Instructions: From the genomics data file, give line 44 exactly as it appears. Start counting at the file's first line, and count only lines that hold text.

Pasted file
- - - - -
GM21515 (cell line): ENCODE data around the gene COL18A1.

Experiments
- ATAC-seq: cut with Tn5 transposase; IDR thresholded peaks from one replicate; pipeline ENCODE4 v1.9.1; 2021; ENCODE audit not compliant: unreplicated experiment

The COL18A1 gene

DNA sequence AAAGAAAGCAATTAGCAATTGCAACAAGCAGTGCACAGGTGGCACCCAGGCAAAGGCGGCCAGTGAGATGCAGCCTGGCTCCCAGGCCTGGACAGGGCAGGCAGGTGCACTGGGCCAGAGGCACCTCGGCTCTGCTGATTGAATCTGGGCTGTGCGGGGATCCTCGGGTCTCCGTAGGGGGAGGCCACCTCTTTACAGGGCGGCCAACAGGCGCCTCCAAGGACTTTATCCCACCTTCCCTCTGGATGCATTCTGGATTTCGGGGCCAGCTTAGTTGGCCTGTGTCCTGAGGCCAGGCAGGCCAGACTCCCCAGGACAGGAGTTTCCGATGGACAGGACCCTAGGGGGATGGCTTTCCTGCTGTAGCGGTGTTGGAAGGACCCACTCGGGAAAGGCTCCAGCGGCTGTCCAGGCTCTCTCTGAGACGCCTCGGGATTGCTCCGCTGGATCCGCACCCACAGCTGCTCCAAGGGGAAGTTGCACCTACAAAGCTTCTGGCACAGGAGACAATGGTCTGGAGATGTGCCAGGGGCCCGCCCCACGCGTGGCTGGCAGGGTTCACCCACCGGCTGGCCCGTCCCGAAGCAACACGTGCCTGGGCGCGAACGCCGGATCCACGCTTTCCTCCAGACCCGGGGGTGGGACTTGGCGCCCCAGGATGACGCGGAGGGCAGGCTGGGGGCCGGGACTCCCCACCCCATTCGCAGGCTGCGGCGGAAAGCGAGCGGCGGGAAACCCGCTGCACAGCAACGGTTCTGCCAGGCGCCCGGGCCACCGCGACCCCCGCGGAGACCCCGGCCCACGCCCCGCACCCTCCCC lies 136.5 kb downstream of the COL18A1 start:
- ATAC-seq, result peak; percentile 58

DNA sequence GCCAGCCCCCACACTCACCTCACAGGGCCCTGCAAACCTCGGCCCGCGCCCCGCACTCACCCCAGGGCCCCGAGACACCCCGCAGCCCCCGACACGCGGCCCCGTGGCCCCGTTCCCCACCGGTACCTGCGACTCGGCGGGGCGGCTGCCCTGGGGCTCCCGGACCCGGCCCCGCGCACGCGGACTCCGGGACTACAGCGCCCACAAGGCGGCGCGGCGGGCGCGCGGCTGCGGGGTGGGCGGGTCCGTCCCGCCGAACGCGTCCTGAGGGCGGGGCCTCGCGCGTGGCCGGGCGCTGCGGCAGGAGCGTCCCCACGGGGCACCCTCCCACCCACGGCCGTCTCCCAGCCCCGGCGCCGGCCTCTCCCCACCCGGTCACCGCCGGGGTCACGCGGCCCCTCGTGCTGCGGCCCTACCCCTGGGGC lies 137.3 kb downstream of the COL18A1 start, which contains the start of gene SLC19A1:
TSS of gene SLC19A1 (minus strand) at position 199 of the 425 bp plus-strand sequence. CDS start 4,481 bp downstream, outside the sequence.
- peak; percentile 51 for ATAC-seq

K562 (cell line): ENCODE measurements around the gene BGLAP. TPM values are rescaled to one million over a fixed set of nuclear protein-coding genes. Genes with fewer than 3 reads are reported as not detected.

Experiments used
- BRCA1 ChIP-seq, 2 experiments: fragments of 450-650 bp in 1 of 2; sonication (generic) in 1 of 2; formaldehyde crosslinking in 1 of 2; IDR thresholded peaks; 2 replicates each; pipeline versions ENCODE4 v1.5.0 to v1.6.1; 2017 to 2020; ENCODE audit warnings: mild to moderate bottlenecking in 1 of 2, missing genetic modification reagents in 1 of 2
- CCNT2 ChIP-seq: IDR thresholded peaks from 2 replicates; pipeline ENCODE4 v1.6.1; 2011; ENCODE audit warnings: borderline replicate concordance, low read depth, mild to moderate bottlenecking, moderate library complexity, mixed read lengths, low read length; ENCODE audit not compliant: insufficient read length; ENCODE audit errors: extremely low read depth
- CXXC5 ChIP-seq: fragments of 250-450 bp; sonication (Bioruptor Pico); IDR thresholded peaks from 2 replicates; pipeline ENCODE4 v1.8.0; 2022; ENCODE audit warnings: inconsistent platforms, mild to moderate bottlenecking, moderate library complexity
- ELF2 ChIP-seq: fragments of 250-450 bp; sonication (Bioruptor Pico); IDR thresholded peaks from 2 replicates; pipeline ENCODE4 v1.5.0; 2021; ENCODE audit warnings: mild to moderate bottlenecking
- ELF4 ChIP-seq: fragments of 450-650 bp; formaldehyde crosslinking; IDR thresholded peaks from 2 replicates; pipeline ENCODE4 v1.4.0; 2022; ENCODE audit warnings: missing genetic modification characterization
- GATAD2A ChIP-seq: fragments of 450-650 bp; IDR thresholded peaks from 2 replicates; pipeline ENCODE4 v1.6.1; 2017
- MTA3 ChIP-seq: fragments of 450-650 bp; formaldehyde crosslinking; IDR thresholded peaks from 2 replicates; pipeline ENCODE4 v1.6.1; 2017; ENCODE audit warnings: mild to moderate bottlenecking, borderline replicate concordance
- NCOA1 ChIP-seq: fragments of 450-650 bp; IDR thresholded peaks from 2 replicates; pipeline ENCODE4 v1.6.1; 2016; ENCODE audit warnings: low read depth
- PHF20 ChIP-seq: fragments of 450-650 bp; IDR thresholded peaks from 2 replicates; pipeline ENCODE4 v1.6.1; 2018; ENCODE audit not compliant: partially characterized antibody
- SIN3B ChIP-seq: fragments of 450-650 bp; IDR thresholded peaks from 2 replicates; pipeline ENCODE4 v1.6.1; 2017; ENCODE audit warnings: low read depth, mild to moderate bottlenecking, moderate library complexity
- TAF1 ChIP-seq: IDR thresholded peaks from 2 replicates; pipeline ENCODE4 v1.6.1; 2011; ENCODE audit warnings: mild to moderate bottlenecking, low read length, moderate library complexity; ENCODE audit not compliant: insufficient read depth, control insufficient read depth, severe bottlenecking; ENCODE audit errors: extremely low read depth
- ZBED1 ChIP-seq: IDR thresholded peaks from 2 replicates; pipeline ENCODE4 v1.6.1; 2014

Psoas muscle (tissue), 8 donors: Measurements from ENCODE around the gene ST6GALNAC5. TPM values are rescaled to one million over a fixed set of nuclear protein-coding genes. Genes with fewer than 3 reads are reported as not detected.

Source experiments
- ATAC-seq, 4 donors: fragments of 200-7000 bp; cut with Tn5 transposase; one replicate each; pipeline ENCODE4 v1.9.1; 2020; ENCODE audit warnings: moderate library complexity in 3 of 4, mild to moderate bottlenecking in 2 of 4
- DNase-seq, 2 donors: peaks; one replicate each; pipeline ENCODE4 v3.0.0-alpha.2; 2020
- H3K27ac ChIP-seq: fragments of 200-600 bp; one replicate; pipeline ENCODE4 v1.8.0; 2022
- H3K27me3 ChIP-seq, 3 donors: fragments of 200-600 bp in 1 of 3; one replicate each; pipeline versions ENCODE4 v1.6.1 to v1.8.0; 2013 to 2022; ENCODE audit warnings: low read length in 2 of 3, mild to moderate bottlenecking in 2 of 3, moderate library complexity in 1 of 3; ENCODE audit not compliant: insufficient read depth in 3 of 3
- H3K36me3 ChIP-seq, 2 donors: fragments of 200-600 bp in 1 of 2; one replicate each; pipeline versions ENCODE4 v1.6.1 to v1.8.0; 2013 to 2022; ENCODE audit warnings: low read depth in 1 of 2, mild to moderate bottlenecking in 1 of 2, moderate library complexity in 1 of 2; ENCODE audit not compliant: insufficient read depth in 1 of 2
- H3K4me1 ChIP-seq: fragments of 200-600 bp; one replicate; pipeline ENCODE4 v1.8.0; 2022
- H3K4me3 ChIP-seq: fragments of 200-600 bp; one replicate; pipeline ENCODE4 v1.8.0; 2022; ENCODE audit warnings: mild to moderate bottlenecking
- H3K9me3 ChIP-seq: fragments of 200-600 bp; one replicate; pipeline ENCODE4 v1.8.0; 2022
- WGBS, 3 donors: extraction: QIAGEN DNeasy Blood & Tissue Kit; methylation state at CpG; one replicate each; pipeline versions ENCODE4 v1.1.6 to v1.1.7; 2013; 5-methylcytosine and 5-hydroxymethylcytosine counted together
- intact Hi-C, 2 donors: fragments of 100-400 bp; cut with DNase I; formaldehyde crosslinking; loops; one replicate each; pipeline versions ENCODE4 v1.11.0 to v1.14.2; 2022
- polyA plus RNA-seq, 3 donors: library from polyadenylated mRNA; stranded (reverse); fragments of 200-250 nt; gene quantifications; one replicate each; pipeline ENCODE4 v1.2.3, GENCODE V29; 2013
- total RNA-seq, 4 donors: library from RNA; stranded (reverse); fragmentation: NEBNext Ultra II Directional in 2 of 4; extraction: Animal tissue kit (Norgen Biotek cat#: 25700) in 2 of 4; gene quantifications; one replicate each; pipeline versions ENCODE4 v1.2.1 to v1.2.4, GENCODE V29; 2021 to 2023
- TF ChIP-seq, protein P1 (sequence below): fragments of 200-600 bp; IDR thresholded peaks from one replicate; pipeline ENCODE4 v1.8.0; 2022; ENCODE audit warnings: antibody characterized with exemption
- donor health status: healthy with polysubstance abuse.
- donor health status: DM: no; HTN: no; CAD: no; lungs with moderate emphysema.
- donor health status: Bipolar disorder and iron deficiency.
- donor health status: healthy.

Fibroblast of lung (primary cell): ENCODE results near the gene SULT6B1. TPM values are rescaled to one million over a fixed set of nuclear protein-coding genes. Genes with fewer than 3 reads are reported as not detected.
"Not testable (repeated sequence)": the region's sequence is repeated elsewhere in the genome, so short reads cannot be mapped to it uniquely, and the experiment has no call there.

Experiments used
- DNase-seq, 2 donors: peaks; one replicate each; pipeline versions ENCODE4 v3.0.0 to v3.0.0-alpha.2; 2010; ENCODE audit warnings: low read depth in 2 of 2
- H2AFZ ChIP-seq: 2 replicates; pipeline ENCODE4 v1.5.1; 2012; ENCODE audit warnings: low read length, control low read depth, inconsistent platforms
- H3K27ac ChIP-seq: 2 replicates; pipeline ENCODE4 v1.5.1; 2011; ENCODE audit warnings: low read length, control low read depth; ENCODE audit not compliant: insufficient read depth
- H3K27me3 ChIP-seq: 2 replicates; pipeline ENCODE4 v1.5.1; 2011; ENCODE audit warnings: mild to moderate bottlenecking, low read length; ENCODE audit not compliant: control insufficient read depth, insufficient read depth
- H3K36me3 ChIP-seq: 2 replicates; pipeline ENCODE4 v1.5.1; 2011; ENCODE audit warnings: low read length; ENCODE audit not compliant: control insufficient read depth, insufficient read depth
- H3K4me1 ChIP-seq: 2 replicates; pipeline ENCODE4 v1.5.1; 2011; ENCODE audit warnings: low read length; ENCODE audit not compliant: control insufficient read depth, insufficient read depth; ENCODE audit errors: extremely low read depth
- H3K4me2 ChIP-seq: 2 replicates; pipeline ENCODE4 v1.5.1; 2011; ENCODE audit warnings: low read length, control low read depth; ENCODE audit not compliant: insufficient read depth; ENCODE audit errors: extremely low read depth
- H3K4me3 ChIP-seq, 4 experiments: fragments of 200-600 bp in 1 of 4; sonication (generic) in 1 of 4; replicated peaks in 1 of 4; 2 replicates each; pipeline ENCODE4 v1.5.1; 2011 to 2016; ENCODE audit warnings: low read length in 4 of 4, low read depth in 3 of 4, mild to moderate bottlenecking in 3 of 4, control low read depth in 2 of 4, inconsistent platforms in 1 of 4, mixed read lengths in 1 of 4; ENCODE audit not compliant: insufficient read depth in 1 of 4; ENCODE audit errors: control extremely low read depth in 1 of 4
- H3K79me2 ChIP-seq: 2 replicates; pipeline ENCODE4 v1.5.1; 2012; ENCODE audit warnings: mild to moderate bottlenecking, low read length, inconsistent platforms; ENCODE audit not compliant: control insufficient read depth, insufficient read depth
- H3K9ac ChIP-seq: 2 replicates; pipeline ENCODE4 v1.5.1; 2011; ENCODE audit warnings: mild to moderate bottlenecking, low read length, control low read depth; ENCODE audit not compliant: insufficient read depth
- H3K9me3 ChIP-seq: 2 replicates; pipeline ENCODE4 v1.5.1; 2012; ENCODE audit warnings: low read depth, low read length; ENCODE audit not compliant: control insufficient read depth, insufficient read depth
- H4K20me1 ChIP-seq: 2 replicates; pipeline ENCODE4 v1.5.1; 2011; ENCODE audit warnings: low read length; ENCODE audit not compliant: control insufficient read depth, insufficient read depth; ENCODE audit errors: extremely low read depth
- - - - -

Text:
"Not testable (repeated sequence)": the region's sequence is repeated elsewhere in the genome, so short reads cannot be mapped to it uniquely, and the experiment has no call there.